Animal Habitats (third grade): Each group researches a different animal habitat (desert, ocean, grassland, rainforest, deciduous forest, lake/pond, river/stream, wetlands). Next they build models of their habitats and invent new animals, explaining the behavioral and physical adaptations. One group created a “hawkupine” part hawk, part porcupine—for their forest habitat. Another made a self-sufficient animal, the “fruit raintree crab,” which has a tree growing from its head to provide food, water, and shade in the desert habitat.

Natural Disasters (fourth grade): Students research the causes and effects of natural disasters. They then create innovative products or ideas to protect people and buildings from these disasters. A few groups had the idea of building houses that withstand tornados, hurricanes, or tsunamis with reinforced materials like titanium. One went tech with an app idea that issues a tsunami alert and guides people to safety.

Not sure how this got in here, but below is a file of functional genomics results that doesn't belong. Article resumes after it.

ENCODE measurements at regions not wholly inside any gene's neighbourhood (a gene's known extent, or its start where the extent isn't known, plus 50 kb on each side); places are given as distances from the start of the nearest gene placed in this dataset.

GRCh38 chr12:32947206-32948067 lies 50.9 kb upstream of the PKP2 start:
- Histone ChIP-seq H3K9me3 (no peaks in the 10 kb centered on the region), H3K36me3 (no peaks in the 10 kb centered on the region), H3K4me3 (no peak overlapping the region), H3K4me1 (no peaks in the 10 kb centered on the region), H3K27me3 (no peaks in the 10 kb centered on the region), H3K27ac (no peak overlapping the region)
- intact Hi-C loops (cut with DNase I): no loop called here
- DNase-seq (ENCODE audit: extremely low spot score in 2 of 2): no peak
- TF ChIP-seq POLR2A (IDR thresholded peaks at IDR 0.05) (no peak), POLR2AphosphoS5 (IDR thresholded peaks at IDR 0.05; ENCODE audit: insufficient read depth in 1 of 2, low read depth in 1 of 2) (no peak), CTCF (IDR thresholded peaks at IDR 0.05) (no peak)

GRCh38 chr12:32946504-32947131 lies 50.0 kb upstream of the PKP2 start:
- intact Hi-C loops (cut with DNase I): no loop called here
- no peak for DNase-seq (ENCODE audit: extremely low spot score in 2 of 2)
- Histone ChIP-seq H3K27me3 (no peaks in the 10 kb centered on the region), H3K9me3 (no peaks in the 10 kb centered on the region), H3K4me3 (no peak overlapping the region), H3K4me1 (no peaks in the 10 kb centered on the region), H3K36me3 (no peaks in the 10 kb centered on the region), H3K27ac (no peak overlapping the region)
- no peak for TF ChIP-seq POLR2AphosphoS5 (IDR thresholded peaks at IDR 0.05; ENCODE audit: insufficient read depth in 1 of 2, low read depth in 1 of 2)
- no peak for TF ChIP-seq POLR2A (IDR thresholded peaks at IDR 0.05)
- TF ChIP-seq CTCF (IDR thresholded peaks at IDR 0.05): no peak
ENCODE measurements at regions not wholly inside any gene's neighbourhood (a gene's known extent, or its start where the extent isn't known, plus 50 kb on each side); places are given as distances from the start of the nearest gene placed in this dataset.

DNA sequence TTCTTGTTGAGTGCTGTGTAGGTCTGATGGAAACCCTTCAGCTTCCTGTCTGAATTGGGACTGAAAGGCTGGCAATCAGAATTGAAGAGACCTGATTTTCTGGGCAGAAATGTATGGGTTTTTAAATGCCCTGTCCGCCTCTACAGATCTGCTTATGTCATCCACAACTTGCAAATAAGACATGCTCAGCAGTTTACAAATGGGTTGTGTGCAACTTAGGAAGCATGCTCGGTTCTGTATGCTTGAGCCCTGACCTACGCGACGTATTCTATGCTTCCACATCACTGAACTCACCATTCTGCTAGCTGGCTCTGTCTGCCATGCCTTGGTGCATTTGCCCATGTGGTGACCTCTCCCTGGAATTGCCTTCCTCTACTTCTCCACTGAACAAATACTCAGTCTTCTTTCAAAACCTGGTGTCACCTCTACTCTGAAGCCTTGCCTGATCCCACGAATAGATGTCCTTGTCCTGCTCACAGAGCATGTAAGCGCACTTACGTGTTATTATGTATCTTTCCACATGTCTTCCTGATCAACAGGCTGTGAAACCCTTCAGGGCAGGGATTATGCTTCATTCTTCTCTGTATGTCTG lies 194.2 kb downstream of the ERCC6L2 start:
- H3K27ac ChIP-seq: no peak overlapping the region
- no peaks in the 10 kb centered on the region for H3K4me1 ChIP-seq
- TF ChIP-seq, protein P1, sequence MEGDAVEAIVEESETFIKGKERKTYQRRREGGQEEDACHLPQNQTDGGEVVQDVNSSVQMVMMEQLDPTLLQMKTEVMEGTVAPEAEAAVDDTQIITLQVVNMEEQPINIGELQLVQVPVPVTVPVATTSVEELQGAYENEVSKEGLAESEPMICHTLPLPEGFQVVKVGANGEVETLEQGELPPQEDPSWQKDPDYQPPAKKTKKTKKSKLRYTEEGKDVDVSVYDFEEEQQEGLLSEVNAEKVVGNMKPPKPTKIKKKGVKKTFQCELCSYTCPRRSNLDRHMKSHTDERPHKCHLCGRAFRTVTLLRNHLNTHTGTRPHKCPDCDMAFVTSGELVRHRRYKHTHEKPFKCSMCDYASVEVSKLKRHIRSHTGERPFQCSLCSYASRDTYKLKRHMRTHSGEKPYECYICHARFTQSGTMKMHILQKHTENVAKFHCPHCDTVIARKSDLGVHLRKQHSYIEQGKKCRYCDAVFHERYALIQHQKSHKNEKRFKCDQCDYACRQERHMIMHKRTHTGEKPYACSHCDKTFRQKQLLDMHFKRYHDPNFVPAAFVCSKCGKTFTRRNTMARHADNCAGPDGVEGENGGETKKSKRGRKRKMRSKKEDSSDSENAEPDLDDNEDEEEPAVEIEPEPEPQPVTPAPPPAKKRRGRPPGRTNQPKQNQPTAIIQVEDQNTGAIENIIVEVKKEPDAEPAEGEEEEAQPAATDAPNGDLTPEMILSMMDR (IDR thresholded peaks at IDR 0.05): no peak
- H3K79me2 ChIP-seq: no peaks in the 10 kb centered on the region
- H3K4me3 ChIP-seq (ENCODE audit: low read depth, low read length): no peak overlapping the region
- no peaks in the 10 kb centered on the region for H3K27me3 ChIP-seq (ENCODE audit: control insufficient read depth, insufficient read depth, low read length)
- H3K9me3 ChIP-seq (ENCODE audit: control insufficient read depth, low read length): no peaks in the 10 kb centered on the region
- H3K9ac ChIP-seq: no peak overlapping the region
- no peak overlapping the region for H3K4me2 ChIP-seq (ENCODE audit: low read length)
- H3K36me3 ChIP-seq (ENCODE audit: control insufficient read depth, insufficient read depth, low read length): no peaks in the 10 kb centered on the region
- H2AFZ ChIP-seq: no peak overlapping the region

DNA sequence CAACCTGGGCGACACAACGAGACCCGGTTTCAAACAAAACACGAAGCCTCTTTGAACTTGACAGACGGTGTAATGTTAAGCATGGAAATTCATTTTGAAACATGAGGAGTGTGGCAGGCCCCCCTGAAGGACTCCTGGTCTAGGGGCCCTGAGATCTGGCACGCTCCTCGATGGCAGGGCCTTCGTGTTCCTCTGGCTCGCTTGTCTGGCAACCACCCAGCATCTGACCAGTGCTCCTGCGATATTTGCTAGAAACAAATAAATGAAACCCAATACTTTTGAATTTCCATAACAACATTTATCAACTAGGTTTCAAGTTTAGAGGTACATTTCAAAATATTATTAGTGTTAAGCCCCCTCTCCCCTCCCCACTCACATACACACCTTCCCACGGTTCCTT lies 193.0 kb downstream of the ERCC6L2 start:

Recycled Fashions (fourth grade): Each group member makes an article of clothing or accessory around a common theme using recycled materials. Students use fashion books and magazines for inspiration. Items ranged from hats, ties, and handbags to floor-length gowns made from plastic grocery bags.

Water Bottle Innovation (fifth grade): Students are challenged to find innovative, useful, and cost-effective ways to re-use water bottles by creating new products. Past products include a cell phone case, salt and pepper shaker, first aid kit, and even running shoes.

Here are step-by-step guidelines for two PBL projects. The Driving Question and Steps portions can be distributed to students.